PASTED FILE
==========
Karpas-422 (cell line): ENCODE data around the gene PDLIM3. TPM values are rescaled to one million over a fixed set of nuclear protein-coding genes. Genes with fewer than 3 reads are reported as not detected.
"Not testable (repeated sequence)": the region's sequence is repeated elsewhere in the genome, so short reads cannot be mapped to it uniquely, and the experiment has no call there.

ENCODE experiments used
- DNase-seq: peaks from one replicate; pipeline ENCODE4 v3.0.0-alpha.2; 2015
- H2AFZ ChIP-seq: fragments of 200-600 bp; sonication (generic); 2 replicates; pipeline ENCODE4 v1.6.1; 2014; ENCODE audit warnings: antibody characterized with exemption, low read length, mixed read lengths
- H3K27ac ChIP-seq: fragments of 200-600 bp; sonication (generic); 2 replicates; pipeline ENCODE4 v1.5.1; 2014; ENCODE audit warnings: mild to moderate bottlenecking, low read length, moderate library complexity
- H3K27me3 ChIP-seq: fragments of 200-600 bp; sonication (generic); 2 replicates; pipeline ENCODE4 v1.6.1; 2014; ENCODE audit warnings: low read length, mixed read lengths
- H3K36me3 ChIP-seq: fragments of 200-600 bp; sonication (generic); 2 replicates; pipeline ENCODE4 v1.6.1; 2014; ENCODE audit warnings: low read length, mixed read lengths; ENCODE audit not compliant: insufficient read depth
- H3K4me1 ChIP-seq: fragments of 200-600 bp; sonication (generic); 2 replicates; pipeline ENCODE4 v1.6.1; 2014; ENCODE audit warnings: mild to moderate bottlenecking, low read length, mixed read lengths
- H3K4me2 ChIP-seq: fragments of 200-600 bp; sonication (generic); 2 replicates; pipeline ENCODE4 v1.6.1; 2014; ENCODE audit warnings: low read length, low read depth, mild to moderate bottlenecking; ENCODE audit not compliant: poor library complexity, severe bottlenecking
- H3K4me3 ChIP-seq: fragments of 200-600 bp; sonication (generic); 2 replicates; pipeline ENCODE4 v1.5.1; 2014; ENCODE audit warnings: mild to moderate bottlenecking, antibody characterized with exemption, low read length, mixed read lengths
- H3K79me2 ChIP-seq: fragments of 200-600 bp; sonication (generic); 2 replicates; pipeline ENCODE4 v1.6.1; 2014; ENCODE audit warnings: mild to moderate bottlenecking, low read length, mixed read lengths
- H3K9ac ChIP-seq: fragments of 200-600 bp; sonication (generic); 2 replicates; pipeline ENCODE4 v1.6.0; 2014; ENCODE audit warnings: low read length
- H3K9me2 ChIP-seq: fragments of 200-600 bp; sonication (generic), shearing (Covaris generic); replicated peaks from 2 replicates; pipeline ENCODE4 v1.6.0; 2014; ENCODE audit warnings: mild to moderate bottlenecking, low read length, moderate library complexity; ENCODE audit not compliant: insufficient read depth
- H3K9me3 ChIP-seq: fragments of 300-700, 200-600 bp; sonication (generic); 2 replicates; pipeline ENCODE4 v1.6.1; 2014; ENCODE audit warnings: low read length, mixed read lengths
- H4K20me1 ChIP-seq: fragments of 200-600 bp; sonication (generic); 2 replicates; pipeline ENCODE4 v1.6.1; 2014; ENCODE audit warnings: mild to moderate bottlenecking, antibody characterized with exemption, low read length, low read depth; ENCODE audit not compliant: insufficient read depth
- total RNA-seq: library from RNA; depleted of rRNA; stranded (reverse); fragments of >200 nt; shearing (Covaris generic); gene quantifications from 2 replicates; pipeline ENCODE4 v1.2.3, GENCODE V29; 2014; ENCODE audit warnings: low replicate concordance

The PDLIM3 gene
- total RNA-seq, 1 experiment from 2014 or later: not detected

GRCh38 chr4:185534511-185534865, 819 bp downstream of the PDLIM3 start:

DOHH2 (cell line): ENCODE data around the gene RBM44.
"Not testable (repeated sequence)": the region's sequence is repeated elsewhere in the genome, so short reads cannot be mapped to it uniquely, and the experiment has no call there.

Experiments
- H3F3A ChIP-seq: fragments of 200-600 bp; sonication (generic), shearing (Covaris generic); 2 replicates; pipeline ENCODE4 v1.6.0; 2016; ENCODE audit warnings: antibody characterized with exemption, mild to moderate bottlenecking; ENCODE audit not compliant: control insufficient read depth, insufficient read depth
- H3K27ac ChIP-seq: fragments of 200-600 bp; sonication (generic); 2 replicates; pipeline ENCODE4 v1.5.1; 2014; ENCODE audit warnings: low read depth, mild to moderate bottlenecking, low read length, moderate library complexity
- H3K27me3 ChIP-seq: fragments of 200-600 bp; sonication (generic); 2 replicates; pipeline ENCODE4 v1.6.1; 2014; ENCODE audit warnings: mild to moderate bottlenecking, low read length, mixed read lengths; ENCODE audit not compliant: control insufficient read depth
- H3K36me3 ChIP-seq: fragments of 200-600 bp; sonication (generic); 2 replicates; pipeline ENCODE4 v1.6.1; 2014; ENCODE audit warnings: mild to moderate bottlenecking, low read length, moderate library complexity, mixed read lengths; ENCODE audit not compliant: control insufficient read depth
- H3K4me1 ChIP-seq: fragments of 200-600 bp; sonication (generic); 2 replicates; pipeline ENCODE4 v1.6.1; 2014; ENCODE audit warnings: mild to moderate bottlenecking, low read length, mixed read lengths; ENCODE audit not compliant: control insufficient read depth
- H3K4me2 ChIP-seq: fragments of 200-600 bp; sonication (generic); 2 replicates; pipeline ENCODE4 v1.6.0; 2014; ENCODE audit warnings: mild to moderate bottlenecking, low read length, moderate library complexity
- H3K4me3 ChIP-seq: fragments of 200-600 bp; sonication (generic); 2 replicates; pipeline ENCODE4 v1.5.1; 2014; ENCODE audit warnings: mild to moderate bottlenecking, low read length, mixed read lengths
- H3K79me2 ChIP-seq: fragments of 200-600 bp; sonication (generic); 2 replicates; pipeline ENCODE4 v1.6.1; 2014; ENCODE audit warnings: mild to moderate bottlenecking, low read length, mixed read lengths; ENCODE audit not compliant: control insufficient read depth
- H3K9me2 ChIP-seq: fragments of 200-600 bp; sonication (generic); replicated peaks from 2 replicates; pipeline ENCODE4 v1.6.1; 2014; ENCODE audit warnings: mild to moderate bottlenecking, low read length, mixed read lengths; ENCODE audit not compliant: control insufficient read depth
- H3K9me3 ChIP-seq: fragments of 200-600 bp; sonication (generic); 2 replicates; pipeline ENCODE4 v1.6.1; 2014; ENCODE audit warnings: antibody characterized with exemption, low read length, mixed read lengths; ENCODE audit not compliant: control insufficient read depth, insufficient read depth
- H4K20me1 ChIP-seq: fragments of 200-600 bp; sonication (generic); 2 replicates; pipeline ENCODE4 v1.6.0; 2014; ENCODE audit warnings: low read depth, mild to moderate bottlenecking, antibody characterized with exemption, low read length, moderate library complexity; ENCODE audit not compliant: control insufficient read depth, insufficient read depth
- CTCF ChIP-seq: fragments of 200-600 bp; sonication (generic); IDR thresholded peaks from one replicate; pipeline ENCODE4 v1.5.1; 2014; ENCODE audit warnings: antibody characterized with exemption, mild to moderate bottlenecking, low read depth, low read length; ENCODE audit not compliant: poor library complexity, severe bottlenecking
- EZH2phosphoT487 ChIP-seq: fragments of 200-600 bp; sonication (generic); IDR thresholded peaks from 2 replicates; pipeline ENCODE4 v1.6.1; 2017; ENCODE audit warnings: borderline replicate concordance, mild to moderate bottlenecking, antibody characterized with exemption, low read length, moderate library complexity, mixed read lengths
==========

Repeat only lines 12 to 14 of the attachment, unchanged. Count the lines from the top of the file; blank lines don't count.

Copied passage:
- H3K79me2 ChIP-seq: fragments of 200-600 bp; sonication (generic); 2 replicates; pipeline ENCODE4 v1.6.1; 2014; ENCODE audit warnings: mild to moderate bottlenecking, low read length, mixed read lengths
- H3K9ac ChIP-seq: fragments of 200-600 bp; sonication (generic); 2 replicates; pipeline ENCODE4 v1.6.0; 2014; ENCODE audit warnings: low read length
- H3K9me2 ChIP-seq: fragments of 200-600 bp; sonication (generic), shearing (Covaris generic); replicated peaks from 2 replicates; pipeline ENCODE4 v1.6.0; 2014; ENCODE audit warnings: mild to moderate bottlenecking, low read length, moderate library complexity; ENCODE audit not compliant: insufficient read depth